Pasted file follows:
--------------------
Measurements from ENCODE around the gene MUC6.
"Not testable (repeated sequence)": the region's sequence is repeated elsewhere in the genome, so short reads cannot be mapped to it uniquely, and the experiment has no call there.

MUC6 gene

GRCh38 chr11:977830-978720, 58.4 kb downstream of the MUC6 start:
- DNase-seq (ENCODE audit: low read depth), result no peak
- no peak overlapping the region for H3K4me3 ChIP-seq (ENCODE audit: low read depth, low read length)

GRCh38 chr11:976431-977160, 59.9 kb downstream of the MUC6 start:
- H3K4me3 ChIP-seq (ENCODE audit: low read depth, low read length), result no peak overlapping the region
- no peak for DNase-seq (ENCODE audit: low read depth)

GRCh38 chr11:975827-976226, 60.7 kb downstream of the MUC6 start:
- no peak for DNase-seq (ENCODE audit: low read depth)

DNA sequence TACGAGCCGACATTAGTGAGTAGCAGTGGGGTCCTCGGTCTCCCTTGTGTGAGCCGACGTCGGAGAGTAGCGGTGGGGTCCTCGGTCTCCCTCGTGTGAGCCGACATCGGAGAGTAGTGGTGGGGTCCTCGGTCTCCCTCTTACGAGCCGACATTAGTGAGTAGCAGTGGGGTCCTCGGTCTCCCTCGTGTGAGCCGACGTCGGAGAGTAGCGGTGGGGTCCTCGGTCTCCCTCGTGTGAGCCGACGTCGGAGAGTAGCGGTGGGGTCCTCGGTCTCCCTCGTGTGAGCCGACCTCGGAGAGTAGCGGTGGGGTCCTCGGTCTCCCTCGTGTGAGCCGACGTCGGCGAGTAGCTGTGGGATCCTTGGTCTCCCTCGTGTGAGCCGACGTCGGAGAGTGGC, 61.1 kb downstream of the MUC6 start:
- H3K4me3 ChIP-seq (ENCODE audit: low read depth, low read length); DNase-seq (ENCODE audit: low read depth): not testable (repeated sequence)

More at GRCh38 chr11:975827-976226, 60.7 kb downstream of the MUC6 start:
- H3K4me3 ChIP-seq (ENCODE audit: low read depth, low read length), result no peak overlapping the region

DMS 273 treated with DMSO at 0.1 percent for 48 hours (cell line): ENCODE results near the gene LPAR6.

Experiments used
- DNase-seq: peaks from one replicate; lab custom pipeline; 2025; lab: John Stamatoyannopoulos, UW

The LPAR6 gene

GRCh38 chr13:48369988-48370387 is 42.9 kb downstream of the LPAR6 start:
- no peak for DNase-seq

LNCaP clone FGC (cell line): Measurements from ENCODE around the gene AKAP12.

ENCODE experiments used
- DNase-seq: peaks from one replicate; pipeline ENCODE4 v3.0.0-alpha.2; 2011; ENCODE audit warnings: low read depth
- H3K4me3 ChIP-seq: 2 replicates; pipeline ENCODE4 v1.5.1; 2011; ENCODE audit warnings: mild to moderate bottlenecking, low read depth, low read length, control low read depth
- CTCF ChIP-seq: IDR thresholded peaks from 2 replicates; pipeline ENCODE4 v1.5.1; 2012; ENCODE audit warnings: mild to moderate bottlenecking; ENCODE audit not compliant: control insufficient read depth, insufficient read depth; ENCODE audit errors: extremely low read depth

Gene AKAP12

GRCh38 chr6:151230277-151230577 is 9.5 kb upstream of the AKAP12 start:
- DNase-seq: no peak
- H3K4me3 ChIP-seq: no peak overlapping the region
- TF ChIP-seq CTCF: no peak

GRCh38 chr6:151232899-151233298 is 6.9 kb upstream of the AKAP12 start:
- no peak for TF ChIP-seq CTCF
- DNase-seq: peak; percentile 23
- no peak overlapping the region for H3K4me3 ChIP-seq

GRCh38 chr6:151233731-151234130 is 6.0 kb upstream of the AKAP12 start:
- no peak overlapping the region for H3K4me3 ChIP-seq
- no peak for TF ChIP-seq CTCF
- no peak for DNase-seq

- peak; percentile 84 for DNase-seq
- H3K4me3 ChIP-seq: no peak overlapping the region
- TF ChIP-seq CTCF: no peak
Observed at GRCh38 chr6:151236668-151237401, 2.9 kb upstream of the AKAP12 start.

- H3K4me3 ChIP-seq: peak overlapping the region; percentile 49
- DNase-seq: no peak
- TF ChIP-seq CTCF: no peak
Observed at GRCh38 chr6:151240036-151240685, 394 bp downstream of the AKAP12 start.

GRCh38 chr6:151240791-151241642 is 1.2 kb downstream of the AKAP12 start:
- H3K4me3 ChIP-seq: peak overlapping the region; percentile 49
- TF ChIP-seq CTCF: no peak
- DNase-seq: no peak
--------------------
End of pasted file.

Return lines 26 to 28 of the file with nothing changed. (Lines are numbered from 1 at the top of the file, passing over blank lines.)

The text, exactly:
- CTCF ChIP-seq: IDR thresholded peaks from 2 replicates; pipeline ENCODE4 v1.5.1; 2012; ENCODE audit warnings: mild to moderate bottlenecking; ENCODE audit not compliant: control insufficient read depth, insufficient read depth; ENCODE audit errors: extremely low read depth

Gene AKAP12

GRCh38 chr6:151230277-151230577 is 9.5 kb upstream of the AKAP12 start: